If you don’t have a working success strategy yet, don’t despair. John Ferolito and Don Vultaggio went from one key idea to another for 30 years before they hit on AriZona Iced Tea, but then they shifted to a ruthless focus on a strategy of producing “New Age” drinks. When you find something that works, stay with it.

    Lesson 5: Focus ruthlessly on business basics. Business basics won’t make you a great company, but avoiding them can keep you from becoming a great company.

    There’s no better example than Pets.com. It was great at marketing. But it was lousy at paying attention to profit and cash flow. The result was that it lost money on every sale and went out of business.

    Lesson 6: Keep things simple. We’ve already said that your core strategy should be simple and understandable.  In addition, the successful companies we profiled in Ruthless Focus work hard to keep other things simple, too. Nucor has a radically simple structure compared to its competition. It’s got fewer levels of management, a streamlined headquarters staff, and starkly simple pay and personnel policies.
    Successful companies don’t try to measure every little thing. Enterprise only looks at two or three simple measures of customer satisfaction that it turns into a single score.

    Lesson 7: Systems People Culture = Profit. Lots of companies claim that people are their most valuable resource, yet many don’t act like it. The successful companies we studied act as if they value people. They support them and strive to make their place a great one to work.

    These companies shy away from having talking head CEOs and instead keep the emphasis on making the business better. That starts with hiring. Successful companies hire smart because they know what to look for, and they’re patient.

    Ritz-Carlton looks for people who delight in helping other people. Enterprise looks for people with an entrepreneurial attitude who can become great branch managers. Brown & Brown selects people who will thrive in their sales culture. Publix Supermarkets wants people working at its stores who live in the neighborhood.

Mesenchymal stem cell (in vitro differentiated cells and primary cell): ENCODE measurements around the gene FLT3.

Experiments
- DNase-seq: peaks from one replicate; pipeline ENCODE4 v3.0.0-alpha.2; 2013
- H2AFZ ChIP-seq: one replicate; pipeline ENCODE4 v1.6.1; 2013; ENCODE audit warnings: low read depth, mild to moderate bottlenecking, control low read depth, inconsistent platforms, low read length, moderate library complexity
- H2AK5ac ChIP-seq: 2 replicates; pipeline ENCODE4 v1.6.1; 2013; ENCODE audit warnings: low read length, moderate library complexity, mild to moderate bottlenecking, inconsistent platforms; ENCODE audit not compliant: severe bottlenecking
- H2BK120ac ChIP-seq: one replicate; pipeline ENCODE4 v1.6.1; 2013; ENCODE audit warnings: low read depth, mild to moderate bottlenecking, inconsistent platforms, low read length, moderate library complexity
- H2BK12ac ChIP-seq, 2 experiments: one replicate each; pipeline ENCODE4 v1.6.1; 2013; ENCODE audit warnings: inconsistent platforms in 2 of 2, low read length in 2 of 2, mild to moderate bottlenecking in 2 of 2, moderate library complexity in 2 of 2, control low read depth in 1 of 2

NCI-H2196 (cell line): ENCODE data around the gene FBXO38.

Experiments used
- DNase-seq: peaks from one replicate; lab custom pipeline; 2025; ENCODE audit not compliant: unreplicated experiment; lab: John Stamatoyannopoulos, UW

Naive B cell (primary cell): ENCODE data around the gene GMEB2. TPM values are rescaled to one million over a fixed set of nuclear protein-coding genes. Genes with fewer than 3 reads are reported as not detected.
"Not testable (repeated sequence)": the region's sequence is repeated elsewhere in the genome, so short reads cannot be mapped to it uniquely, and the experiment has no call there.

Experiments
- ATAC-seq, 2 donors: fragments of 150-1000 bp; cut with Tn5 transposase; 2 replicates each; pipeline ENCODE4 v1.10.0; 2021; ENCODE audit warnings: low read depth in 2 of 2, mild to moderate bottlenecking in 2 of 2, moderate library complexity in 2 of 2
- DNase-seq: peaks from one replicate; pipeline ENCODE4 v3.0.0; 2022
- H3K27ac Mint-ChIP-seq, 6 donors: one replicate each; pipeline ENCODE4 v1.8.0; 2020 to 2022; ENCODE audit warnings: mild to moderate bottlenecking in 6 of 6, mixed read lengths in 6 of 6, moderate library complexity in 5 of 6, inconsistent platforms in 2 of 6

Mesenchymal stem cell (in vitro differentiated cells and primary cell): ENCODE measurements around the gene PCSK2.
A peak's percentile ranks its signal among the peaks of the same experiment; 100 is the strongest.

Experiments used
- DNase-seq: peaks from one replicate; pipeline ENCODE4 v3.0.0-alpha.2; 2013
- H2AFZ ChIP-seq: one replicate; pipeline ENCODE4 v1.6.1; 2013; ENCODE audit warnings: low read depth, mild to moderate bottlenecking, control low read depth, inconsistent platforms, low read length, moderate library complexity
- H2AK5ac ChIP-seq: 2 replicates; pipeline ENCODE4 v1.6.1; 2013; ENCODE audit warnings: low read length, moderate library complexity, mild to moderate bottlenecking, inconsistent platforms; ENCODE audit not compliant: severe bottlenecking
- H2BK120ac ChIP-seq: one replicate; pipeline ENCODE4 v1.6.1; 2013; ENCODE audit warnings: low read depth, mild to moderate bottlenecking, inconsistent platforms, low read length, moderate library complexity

These companies pay a great deal of attention to bringing people on board, training them, and orienting them to the company culture. They weed out the ones who don’t fit. That strong emphasis on fitting into a strong culture can make these companies seem cult-like. The fact is that employees who are a poor fit for the culture will hate it. Those who are a good fit will think it’s great.

    Getting Started
    Do some homework on your business and industry. What are the most successful companies? What do they do differently?

    Analyze your company. Where are you on the growth cycle? Are there any predictable crises ahead?

    Analyze strategies currently in use in your industry. What are your competitors using? What are you using?

    Assess the strength of your key team. Are there holes in skills and experience that you need to fill? Does your strategy need to change to better reflect your team or vice versa?

    Analyze your industry for big opportunities. Can you identify a new business model that would transform your market?

    Analyze your company’s performance over the past three years. Where have you been most successful, most profitable, and most effective? Where have you failed? Do the same for your competitors.

    Take a look at other companies in your business and similar businesses that are in the fast-growth category. What do they do differently?

    Visit a different company every week for three months. Make notes on what they do that you can adapt.

    © 2010 Thomas Hall. Adapted with permission from Ruthless Focus: How to Use Key Core Strategies to Grow Your Business (Dog Ear Publishing, 2010) by Thomas Hall and Wally Bock.

    About the Author(s)

    Thomas Hall has spent most of his career advising clients on growth. He founded the largest advertising education organization in the country and sold it and developed a system for public service advertising now used throughout the U.S. He chairs a communication firm and has served on the National Committee on Improving Advertising of the American Association of Advertising Agencies and on the National Advertising Review Board.